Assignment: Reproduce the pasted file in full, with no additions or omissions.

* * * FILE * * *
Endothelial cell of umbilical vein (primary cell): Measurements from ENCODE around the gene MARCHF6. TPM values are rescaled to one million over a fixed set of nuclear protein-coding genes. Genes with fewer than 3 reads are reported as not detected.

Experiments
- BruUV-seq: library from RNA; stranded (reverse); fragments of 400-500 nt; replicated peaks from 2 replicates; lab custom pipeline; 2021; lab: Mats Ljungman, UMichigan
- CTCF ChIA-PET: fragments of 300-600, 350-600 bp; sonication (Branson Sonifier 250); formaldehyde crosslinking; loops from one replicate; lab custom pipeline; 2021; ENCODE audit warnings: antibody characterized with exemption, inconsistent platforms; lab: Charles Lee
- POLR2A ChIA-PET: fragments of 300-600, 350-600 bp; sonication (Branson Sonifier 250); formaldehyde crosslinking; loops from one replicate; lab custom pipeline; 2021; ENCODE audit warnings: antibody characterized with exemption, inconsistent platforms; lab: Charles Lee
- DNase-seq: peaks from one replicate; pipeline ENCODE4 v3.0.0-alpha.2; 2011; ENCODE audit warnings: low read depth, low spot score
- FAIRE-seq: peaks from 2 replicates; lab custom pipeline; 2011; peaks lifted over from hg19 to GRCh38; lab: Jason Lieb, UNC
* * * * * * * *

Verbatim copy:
Endothelial cell of umbilical vein (primary cell): Measurements from ENCODE around the gene MARCHF6. TPM values are rescaled to one million over a fixed set of nuclear protein-coding genes. Genes with fewer than 3 reads are reported as not detected.

Experiments
- BruUV-seq: library from RNA; stranded (reverse); fragments of 400-500 nt; replicated peaks from 2 replicates; lab custom pipeline; 2021; lab: Mats Ljungman, UMichigan
- CTCF ChIA-PET: fragments of 300-600, 350-600 bp; sonication (Branson Sonifier 250); formaldehyde crosslinking; loops from one replicate; lab custom pipeline; 2021; ENCODE audit warnings: antibody characterized with exemption, inconsistent platforms; lab: Charles Lee
- POLR2A ChIA-PET: fragments of 300-600, 350-600 bp; sonication (Branson Sonifier 250); formaldehyde crosslinking; loops from one replicate; lab custom pipeline; 2021; ENCODE audit warnings: antibody characterized with exemption, inconsistent platforms; lab: Charles Lee
- DNase-seq: peaks from one replicate; pipeline ENCODE4 v3.0.0-alpha.2; 2011; ENCODE audit warnings: low read depth, low spot score
- FAIRE-seq: peaks from 2 replicates; lab custom pipeline; 2011; peaks lifted over from hg19 to GRCh38; lab: Jason Lieb, UNC